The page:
By Jessica Wray
Despite a proposal from President Barack Obama that would
allow states extra time to replenish their unemployment insurance funds,
Indiana Republicans say the state should push ahead with its own solution.
A GOP-backed measure that cuts unemployment benefits in an
effort to pay back a $2 billion dollar federal loan (House Bill 1450) has passed the Indiana
House of Representatives, and it cleared a Senate committee Thursday.
Gov. Mitch Daniels told reporters Thursday afternoon that he
is skeptical of Obama's proposed plan.
"I'm very pleased with what the General Assembly is doing,"
Daniels said, according to The Evansville Courier & Press. "They've got a
very good compromise program, and it's real. I know it's real. And it will
address our problems. So we ought to just move straight ahead with it."
Through the bill, businesses would pay about three-quarters
of the money they would have paid under a different fix passed two years ago. Cuts
in unemployment benefits would make up the other quarter.
Proponents say they think that will replenish the state's
fund and pay down the federal loan by 2020.
Sen. Karen Tallian (D-Portage)
thought that the time period should be stretched out further to eliminate
increased financial pressures on employers. She also criticized the benefits cuts.
The bill would reduce average weekly benefits from about $283 to $220.
"We have said that we need to be able to pay off the
indebtedness, and including covering the interest by 2020," said Mark Everson,
Indiana Department of Administration commissioner. "We can't just string this
forever. That's a long period of time as it is."
Rep. Dan Leonard (R-Huntington) said in a hearing that the
bill he authored would decrease the weekly average, but increase benefits for
some. He said it would be determined on an individual basis, based on a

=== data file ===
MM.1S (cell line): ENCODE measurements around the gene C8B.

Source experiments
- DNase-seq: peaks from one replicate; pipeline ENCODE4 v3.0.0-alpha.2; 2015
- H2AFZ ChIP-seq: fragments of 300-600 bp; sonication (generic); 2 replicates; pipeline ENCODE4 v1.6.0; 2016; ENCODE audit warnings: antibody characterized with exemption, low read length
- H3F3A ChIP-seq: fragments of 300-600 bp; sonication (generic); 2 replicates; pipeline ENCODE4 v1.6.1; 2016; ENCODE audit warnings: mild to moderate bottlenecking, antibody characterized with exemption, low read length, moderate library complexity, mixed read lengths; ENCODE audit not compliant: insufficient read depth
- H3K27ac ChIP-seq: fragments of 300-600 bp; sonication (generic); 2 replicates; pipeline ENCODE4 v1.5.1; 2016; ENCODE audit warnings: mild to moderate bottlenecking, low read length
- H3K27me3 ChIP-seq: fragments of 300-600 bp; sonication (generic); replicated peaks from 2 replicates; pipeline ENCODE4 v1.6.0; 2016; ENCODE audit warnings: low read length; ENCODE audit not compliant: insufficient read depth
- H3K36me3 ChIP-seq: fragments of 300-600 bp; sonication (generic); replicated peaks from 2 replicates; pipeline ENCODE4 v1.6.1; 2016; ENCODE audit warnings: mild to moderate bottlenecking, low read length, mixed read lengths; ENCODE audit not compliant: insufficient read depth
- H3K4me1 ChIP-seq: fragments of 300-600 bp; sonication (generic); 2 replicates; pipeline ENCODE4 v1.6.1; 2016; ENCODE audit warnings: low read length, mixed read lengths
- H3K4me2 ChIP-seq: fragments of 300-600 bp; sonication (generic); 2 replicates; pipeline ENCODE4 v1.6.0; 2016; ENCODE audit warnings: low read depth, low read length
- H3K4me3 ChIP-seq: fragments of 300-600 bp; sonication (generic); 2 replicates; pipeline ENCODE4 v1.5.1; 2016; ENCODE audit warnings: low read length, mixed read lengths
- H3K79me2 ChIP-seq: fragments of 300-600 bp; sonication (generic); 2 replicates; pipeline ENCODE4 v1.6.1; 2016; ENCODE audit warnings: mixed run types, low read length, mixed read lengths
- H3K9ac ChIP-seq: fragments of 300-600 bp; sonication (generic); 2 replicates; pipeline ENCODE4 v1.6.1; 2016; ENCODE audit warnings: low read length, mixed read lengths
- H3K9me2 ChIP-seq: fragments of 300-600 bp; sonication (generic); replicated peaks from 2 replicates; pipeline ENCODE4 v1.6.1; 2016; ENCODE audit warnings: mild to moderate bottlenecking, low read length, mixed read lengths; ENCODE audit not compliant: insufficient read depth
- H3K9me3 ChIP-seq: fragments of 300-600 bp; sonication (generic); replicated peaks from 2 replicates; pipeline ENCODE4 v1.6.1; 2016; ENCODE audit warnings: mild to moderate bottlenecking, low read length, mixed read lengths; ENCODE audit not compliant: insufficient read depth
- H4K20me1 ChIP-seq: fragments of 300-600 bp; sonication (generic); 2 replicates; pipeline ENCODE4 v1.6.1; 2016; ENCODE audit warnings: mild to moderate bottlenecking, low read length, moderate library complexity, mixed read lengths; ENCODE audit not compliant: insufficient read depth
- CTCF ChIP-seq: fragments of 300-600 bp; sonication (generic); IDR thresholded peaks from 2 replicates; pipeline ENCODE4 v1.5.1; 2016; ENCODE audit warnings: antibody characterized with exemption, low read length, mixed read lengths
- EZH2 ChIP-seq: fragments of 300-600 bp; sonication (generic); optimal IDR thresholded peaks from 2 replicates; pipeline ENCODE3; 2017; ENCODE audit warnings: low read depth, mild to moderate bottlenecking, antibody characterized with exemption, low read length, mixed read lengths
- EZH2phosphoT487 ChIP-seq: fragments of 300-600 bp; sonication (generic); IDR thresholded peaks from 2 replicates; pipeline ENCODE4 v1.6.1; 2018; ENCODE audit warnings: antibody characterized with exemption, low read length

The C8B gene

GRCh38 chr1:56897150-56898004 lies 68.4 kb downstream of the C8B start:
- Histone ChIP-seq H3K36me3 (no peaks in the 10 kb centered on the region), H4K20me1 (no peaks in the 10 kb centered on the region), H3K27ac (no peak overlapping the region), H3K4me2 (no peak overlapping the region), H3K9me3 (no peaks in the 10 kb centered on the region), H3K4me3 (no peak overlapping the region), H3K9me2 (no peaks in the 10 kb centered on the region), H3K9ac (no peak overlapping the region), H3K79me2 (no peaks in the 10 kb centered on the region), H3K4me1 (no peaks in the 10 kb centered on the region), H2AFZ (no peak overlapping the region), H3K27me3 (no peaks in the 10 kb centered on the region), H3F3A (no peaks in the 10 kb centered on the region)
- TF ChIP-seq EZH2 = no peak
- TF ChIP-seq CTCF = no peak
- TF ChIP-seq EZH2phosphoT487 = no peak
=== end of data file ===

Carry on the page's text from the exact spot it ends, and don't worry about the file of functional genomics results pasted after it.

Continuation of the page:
person's yearly income — a change from previous plans that looked at quarterly
pay periods. Leonard said that the new plan would make the benefits more equal.
But Democratic committee members argued that lowering the
weekly average could cause an increase in the number of people eligible for
federally funded benefits, like food stamps.
The committee passed the bill with an 8-4 vote.
The Obama administration will propose its budget
recommendation on Monday, part of which is a plan that would cancel a series of
business tax increases set for the next two years. The tax increases would cost
employers $21 per worker annually, costing Indiana businesses about $80 million
Another part of the plan would allow states to tax more. It
would more than double the taxable wage base — employers would go from paying taxes
on the first $7,000 of individual employee salaries to $15,000 — but it would
also cut the unemployment tax rate in half. The federal government would not
stand to gain from the change.
Indiana lawmakers are not alone. Legislators in other states,
like Florida, are pushing for their own solutions to the unemployment benefits
The above is one of an ongoing series of reports from the Indiana Statehouse by students at the Franklin College Pulliam School of Journalism.